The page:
Judge Howard Manning’s misguided views on education should also be retired

Retired Judge Howard Manning

Now-retired North Carolina Superior Court Judge Howard Manning’s chief claim to fame during a lengthy judicial career came from overseeing the landmark Leandro school funding case from 2000 to 2015. Over this period, Manning held several hearings, often scolding state officials for failing to provide North Carolina’s students with the education they are owed under our state constitution.

While these hearings helped highlight the state’s unwillingness to live up to its constitutional responsibilities, particularly for low-income students, the judge never placed concrete demands on state lawmakers. As a result, his hearings produced few tangible results for North Carolina’s students. Independent school experts concluded that this period moved our state “further away from meeting its constitutional obligation to provide every child with the opportunity for a sound basic education than it was when the Supreme Court of North Carolina issued the Leandro decision more than 20 years ago.”

Since Manning’s retirement, dramatic advancements in the Leandro case are bringing us much closer to a school system that meets the needs of our students. In 2017, the Leandro plaintiffs and the state agreed that North Carolina had been failing its children for far too long and that the state needed a clear, comprehensive plan. Judge David Lee appointed some of the nation’s leading education experts to develop the plan. Their report, referred to as the WestEd report, provided the state with the long-overdue roadmap of investments and reforms necessary to deliver a “sound basic education” to all.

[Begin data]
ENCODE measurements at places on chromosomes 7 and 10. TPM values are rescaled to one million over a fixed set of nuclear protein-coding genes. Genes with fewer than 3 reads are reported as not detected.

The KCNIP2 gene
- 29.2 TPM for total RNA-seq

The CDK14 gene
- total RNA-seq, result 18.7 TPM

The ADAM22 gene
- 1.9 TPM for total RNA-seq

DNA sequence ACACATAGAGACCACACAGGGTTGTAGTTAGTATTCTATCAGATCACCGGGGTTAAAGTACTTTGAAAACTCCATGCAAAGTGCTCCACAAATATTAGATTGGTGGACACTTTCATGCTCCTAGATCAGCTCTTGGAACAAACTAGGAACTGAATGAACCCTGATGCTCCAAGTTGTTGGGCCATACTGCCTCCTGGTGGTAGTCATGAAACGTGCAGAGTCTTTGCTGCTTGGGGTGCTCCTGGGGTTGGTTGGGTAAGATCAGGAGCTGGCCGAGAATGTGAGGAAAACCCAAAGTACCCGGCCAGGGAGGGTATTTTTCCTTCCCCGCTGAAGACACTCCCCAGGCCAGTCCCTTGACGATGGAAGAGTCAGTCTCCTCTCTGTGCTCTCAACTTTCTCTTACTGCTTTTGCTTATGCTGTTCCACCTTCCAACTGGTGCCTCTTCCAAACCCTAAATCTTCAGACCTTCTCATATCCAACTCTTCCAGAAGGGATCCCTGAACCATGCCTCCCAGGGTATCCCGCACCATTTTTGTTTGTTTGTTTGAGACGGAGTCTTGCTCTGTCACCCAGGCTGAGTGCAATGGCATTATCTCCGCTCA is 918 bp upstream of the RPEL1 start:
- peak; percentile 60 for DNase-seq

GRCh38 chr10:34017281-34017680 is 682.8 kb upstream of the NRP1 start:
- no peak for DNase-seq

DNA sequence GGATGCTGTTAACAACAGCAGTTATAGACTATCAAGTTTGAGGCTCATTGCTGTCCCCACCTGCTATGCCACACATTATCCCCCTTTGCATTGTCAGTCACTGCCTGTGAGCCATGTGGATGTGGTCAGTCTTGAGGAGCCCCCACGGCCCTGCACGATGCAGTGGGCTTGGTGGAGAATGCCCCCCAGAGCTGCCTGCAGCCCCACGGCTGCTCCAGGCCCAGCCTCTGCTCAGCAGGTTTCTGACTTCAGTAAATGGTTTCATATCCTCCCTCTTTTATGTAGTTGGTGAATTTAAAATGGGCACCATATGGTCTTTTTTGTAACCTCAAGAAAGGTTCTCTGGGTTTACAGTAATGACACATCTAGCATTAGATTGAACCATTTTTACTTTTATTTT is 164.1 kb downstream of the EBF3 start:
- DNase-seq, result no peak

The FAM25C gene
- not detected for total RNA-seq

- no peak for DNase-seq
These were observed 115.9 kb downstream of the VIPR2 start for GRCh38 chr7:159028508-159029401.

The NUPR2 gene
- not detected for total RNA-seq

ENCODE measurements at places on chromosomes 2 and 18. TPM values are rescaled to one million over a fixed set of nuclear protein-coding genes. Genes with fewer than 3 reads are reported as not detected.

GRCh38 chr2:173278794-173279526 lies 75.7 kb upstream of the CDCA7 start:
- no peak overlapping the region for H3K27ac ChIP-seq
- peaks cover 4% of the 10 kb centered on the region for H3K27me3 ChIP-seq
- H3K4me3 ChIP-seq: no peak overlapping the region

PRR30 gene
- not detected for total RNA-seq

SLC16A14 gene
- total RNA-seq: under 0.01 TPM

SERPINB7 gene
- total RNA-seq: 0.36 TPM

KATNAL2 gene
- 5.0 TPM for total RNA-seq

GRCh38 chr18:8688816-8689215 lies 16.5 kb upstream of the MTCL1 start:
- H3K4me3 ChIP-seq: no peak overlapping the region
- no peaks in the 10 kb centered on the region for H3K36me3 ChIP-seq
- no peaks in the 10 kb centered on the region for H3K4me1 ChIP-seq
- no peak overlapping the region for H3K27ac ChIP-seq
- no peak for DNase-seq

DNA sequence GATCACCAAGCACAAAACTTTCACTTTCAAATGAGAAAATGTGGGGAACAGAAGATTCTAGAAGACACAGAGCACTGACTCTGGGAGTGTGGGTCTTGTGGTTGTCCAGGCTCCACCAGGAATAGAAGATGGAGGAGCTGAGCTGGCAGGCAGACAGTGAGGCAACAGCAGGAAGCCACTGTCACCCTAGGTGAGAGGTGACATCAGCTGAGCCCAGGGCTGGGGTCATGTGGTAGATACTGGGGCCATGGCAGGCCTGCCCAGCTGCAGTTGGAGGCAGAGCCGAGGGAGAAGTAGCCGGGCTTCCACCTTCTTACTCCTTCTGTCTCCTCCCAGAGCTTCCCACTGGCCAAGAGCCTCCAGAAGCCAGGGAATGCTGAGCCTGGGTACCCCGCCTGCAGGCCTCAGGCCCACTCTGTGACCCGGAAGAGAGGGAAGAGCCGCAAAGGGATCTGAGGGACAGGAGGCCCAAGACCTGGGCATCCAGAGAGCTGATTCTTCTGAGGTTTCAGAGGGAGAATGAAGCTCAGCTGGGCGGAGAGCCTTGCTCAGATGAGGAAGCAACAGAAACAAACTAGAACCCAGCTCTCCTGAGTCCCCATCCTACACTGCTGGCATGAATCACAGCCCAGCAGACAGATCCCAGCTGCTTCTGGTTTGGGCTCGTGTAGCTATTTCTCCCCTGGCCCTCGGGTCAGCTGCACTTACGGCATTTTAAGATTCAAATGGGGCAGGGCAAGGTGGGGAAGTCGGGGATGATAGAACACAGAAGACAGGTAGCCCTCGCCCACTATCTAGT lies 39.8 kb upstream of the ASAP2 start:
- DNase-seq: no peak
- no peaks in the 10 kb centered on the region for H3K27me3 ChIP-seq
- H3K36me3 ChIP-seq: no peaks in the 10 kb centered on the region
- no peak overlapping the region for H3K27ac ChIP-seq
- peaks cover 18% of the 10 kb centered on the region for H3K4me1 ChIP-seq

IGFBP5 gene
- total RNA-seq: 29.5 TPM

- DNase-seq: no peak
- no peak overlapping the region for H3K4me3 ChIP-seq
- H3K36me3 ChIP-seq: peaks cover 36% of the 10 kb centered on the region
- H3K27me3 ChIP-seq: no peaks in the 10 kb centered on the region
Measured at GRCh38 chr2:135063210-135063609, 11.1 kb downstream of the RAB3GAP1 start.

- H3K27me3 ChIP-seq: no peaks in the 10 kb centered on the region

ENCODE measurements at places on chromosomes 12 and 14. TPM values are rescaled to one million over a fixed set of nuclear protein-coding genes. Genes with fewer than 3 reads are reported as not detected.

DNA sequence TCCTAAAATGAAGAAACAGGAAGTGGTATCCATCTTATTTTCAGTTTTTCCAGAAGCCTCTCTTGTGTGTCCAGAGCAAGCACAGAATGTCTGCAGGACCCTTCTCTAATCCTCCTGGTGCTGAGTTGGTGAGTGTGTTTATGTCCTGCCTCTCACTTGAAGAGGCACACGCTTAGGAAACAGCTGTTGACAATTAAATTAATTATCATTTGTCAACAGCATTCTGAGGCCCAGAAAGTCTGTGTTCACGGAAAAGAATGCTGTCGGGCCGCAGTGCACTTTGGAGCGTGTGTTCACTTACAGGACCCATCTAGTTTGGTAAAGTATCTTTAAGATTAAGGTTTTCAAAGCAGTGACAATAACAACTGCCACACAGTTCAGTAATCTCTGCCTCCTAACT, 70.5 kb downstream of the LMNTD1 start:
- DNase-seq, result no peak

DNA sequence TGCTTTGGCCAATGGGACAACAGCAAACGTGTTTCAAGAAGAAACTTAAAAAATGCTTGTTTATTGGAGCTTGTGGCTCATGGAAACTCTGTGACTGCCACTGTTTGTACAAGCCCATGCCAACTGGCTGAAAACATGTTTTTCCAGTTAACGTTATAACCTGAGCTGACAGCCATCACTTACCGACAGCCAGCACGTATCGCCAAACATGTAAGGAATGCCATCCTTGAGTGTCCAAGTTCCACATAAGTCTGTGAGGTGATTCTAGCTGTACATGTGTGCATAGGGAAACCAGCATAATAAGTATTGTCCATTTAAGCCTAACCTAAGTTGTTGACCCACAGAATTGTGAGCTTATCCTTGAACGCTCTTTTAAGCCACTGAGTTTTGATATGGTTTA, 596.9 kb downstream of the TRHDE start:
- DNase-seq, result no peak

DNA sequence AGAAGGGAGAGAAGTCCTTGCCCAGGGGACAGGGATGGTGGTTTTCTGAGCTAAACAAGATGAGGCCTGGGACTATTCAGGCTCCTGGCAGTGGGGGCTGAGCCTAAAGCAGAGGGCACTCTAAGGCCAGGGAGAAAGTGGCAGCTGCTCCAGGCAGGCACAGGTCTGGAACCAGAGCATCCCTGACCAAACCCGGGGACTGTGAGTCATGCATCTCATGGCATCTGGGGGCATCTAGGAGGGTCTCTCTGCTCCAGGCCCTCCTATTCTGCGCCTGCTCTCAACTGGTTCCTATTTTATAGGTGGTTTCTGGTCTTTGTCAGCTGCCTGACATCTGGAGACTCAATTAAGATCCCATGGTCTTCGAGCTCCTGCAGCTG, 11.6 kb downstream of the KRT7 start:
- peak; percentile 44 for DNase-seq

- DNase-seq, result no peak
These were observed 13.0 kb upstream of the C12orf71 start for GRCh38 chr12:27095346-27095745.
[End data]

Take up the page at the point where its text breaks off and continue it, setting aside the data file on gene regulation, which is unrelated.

As a result, the state is now better positioned to meet its constitutional obligations than we ever were when the case was led by Manning. We now know exactly what needs to be done. This information has invigorated stakeholders across the state who are now mobilizing to pressure the General Assembly to enact these long overdue measures.

Enter Howard Manning, who has emerged from a quiet retirement to offer a recent interview and an op-ed, where he expresses skepticism towards the court’s current approach and lauds a failed Republican program focusing on early-grade literacy. Republican leaders are now seizing upon Manning’s misinformed commentary to justify their own inaction and unwillingness to improve our schools.

Manning’s op-ed claims the answer to delivering a sound basic education to all students is not money, but “competent management” from principals and “effective teaching.” In other words, it’s not the General Assembly’s well-documented decade of austerity and incompetence that’s to blame, it’s those no-good teachers.

Manning’s view flies in the face of overwhelming academic research, our own history in North Carolina, and his own past views.

In recent years, research has shown conclusively that increases in state funding, particularly those brought about in school funding cases like Leandro, boost test scoresraise graduation ratesreduce the likelihood of both poverty and incarceration in adulthood, and improve intergenerational social mobility. Notably, almost all of these studies show that the benefits from state funding increases tend to be larger for Black students and students from families with low incomes (i.e., the very children who were systematically denied access to a sound, basic education while Manning oversaw Leandro).